Sound design is a very competitive, tricky, and time-intensive process, new trends appear and die quickly. Good wholesome sound design requires innovation, an abundance of patience, and sometimes a fantastic night’s sleep! If you keep to the simple yet effective fundamental theoretical approaches and techniques listed here, then very quickly you will be the elite Vanguard sound designer you usually dreamed to get. Yep, you also can achieve the sound of that French guy with all the long hair…

Think of artists such as Spor, Noisia, or Dirtyphonics. These people use conventional waveform selection, usually saw and square, but drink too much on anything else. Curiosity gets you places. So let’s throw the rulebook out of your window.

Try literally randomizing your settings first of all: slam together different oscillator waveforms, envelopes & filter settings. For example go crazy on waveform selection sometimes, mix and match. What you thought was obviously a no go. Your next step may be to refine your raw sound into something more usable and more importantly controllable.

Messing around using the LFO is excellent it adds depth to your sound, attempts to add LFO to your sounds, and the rate low to provide a fattening washy effect. Nearly every sound in ‘Oxygene’ by Jean Michelle Jarre (considered one of my synth programming heroes) uses LFO.

Don’t use too much release in the dance lead, sometimes a bit can do, try using hardly any attack, a mid-level of sustain, along with a mid-level of decay.

The detune control is often a killer which enable it to function as the step to any anthem based dance sound. Try going for a sound without detuning and turning the detune knob to 54% and compare the results.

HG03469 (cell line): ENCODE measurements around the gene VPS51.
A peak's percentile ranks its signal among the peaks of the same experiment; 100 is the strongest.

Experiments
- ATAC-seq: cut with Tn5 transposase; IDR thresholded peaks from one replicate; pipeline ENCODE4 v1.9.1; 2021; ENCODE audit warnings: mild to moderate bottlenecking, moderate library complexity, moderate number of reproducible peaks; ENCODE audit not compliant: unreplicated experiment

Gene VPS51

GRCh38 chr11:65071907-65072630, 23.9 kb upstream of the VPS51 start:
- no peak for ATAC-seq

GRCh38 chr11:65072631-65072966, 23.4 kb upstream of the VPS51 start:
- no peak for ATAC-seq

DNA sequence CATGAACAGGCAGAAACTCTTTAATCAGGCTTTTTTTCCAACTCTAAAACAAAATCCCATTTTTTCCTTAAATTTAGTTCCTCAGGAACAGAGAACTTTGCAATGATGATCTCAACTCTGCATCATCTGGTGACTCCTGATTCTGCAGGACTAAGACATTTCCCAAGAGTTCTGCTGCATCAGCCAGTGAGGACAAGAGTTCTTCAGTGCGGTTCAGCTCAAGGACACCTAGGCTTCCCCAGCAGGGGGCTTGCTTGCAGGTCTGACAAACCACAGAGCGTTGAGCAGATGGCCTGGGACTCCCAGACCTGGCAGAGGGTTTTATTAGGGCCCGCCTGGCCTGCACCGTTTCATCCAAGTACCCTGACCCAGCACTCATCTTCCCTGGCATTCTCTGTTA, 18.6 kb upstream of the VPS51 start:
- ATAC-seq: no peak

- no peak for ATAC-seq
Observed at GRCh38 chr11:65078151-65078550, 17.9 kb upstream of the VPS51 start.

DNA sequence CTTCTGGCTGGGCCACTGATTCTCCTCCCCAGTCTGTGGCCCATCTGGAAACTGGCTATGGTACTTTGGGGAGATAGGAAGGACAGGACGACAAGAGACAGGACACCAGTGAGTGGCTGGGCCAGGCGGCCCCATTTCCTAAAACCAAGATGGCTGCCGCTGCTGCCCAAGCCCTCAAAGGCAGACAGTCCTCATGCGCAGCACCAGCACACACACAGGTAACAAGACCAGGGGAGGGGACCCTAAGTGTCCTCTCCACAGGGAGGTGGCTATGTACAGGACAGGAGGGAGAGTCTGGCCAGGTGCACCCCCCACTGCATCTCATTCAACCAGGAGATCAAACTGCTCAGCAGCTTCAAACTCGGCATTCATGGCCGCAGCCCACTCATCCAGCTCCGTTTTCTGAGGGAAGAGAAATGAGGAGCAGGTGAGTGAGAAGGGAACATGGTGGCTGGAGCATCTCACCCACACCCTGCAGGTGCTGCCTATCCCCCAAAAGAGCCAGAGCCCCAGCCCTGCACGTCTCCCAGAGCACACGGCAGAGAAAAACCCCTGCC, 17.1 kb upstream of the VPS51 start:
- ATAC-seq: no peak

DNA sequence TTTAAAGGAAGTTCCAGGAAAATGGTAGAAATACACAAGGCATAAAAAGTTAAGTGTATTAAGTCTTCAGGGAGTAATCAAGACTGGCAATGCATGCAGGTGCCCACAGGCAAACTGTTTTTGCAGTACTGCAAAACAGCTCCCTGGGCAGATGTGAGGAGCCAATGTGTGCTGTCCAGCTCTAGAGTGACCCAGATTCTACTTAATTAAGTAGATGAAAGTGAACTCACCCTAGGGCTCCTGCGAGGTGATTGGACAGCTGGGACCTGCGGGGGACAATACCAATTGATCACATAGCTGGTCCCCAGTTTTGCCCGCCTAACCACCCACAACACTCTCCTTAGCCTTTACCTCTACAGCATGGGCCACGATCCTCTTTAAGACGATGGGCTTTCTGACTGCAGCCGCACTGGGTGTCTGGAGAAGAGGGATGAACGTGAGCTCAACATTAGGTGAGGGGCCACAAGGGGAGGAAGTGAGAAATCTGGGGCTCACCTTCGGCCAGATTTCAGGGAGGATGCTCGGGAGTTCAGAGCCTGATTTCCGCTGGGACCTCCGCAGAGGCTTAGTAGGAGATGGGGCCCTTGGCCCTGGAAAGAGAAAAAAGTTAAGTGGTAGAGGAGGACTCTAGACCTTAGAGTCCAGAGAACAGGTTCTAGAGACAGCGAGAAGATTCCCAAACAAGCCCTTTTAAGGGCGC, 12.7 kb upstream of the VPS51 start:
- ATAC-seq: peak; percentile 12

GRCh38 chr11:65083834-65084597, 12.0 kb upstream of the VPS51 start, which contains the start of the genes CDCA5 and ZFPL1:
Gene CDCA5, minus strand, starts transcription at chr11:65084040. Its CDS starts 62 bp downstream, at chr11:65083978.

You often don’t need 16 or 32 voices, sometimes just 5 could be enough, you will find turning the voices down may give your mix an even more minimalistic sound. This Approach may also relieve essential CPU resources too if the running low!

The Vanguard’s filter may be extremely versatile: for plucky sounds get a low 24 decibel. For bass try low 12 dB. For acid, sounds try band+shp, notch, and format. Being careful with this department can help determine how your sound sits within the mix, so invest some time and experiment.

The Vanguard’s trance gate effect may give some awesome effects – for additional subtle fx do not have it on max, maintain the contour control knob low along with the gate close to 60%. You may also get some good crazy results by playing with all the stereo and speed controls in the trance gate.

I’m not a big fan of the Delay unit around the Vanguard. It works better for me on background noises, so if the sound’s the centerpiece I’d set the delay to ‘Widen’ which has a short delay time to present your sound more stereo width.

The reverb unit around the Vanguard is fantastic for electro. To get the ‘Benassi’ type reverb do this: adjust the mix to around 35%, pre-delay close to 40%, room size to a number exceeding 15%, damp all the way up, and width to 50%. This gives your sound that ‘sidechained’ feel. Glide may also be great with this kind of sound when you’ve got overlapping notes in your sequencer.

So there we have it – several items to consider when coming up with your own Vanguard sounds – all the best.!